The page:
No Time To Die – Film Review

No Time To Die – Film Review
by Fran Winston

Directed by: Cary Joji Fukunaga
Starring: Daniel Craig, Rami Malek, Léa Seydoux, Lashana Lynch, Ben Whishaw, Naomie Harris, Jeffrey Wright, Christoph Waltz, Ralph Fiennes

It’s fair to say that this movie has already received a huge amount of hype. James Bond films are generally event cinema but the combination of release delays and Daniel Craig’s imminent departure have ensured that this has already reached almost mythic proportions. No pressure so!

It quickly becomes obvious that you will get a lot more from this movie if you have seen the last bond cinema release Spectre. You won’t be totally lost if you haven’t, but I can’t actually recall another Bond movie acting as a somewhat direct sequel to its predecessor. Yes, they have alluded to past story elements but this is more or less Spectre part two.

Another thing that is apparent from the off is that there will be plenty of Easter Eggs and throwbacks, which is sure to thrill the hardcore fans and bring a smile to the face of those with even a passing knowledge of the franchise.

In a nutshell (no spoilers) Bond has to stop a man-made biochemical weapon of mass destruction from getting into the wrong hands. This kills a victim on close contact with someone carrying it and honestly after the last 20 odd months felt very close to the bone even though this was written pre-CoVid!

A baddie trying to destroy the world with a convoluted weapon is a pretty standard Bond plotline. However, throw in a love interest, Dr Madeleine Swann (Seydoux returning from Spectre), who has a link to the weapon’s creator Lyutsifer Safin (Malek) and the fact that Bond is technically retired and his 007 status has been reassigned to another agent (Lynch) and there are enough obstacles in the mix to ensure that it’s not just an open and shut case.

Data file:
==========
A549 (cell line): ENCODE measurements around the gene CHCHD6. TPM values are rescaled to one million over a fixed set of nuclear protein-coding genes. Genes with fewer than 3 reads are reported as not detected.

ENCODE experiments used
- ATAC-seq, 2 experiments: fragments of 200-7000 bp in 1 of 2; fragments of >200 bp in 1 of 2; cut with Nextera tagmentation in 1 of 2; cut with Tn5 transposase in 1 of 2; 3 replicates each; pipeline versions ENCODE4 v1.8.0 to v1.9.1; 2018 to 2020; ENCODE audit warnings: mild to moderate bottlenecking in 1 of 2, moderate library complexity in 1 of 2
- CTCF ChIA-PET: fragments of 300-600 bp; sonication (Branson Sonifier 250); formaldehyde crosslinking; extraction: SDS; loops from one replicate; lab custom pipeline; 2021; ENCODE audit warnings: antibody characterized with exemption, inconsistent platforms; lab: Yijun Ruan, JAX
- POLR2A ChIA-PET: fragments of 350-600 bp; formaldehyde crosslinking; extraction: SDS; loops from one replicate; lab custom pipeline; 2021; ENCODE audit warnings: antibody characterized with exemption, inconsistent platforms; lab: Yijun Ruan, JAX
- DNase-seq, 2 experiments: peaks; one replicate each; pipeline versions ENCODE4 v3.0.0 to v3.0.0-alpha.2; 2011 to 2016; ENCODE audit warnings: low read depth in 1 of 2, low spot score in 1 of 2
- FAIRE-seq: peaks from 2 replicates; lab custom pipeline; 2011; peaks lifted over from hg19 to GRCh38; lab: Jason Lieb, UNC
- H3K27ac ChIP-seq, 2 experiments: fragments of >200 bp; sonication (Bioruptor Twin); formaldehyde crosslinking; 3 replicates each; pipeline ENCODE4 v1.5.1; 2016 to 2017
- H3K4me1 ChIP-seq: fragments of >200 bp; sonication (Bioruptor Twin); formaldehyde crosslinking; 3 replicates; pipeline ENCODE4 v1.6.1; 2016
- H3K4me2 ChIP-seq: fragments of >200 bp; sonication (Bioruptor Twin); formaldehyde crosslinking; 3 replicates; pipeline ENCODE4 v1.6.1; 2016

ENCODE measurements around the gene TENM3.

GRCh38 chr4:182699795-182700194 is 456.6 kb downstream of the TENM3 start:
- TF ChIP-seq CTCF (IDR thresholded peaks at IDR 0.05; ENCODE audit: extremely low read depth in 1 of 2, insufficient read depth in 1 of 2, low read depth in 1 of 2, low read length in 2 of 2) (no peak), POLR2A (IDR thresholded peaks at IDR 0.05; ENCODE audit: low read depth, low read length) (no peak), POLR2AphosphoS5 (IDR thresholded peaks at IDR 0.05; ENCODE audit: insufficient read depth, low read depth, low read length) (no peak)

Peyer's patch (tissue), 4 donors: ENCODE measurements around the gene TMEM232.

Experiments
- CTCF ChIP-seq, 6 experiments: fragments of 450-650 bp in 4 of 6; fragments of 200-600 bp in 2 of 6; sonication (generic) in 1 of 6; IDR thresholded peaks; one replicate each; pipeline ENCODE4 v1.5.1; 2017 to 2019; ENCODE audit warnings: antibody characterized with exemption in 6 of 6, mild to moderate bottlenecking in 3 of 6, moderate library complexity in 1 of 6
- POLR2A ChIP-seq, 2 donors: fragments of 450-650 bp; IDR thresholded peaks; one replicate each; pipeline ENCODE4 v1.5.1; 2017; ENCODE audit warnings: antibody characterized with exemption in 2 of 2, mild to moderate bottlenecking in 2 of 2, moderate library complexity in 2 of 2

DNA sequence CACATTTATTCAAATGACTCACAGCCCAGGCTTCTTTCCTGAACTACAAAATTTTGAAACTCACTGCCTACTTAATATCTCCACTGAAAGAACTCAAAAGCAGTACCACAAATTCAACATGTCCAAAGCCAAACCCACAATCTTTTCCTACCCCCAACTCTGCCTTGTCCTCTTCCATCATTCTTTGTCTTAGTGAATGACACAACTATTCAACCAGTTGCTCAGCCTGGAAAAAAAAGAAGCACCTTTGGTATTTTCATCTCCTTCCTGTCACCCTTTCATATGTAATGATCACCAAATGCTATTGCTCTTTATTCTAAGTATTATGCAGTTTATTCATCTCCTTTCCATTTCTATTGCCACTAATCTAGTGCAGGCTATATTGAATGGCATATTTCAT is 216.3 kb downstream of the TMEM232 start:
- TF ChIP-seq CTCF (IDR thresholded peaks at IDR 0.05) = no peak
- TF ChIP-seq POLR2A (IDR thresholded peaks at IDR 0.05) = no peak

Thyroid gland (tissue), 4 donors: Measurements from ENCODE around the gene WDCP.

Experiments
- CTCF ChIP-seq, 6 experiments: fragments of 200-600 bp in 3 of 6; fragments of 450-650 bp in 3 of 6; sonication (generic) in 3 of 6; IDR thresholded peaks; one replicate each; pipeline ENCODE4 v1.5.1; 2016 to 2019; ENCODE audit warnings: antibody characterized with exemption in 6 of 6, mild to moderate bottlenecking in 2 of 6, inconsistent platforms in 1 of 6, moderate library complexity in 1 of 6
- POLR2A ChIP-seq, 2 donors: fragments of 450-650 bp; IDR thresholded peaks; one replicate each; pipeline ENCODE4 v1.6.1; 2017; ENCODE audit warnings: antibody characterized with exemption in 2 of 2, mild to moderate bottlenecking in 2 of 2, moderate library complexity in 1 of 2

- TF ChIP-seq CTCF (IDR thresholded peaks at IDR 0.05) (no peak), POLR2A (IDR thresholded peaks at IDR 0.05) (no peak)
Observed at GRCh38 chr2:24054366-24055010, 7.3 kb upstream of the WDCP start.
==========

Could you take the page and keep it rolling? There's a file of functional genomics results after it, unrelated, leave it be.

As in all Bond films, the action sequences are extremely inventive, high octane and great fun. The cinematography is also lush and beautiful helped in no small part by many gorgeous settings. It is a visual delight, but this is also layered with pathos, comedy, drama and camp. It is as if they cherry-picked popular elements from previous offerings, put them in a blender and mixed them up to try and create the most well-rounded Bond film in the franchise. Thankfully, Craig is an accomplished actor so he can deliver an incredibly cheesy one-liner as comfortably as he can break down at the loss of a loved one and everything in between. He does a brilliant job here and gives possibly his best bond performance since Casino Royale.

Unfortunately, most of the other characters don’t fare too well. Although Malek is second on the bill and plays the main villain he doesn’t get much to do and the role is something of a caricature and not in the least intimidating. Giving someone a foreign accent and stereotypical disfigurement make-up creates a cliche rather than an interesting character. He has little to do except spout exposition and stare menacingly which is a shame.

The same is true of Christoph Waltz returning as Bond nemesis Blofeld. His character is very Hannibal Lecter-esque and I was surprised he didn’t produce a bottle of chianti at one point.

One critique often levelled at Bond films is their treatment of women but in this outing, they are more than window dressing and actually get to kick some serious bad-guy butt in their own right. Yes, they are beautiful but they are also smart, strong and well rounded, which is refreshing.  Interestingly, there is also some subtle LGBTQ representation in this story which is wonderful to see but also feels like they are trying to reinforce the fact that Bond is now somewhat woke and has been dragged kicking and screaming into the 21st century.

At 2 hours 43 minutes this could easily have been 20 minutes shorter (perhaps they could have cut some of Waltz or Malek’s rather lengthy exposition?) and it does drag a bit in the second act.

These criticisms aside though this is a fitting farewell for Craig. Waiting for cinemas to reopen in order to release this was the right choice as this deserves to be seen on the big screen. Overall, it is an exciting, edge of your seat movie with an audacious ending that will leave even the most cynical viewer with a lump in their throat.

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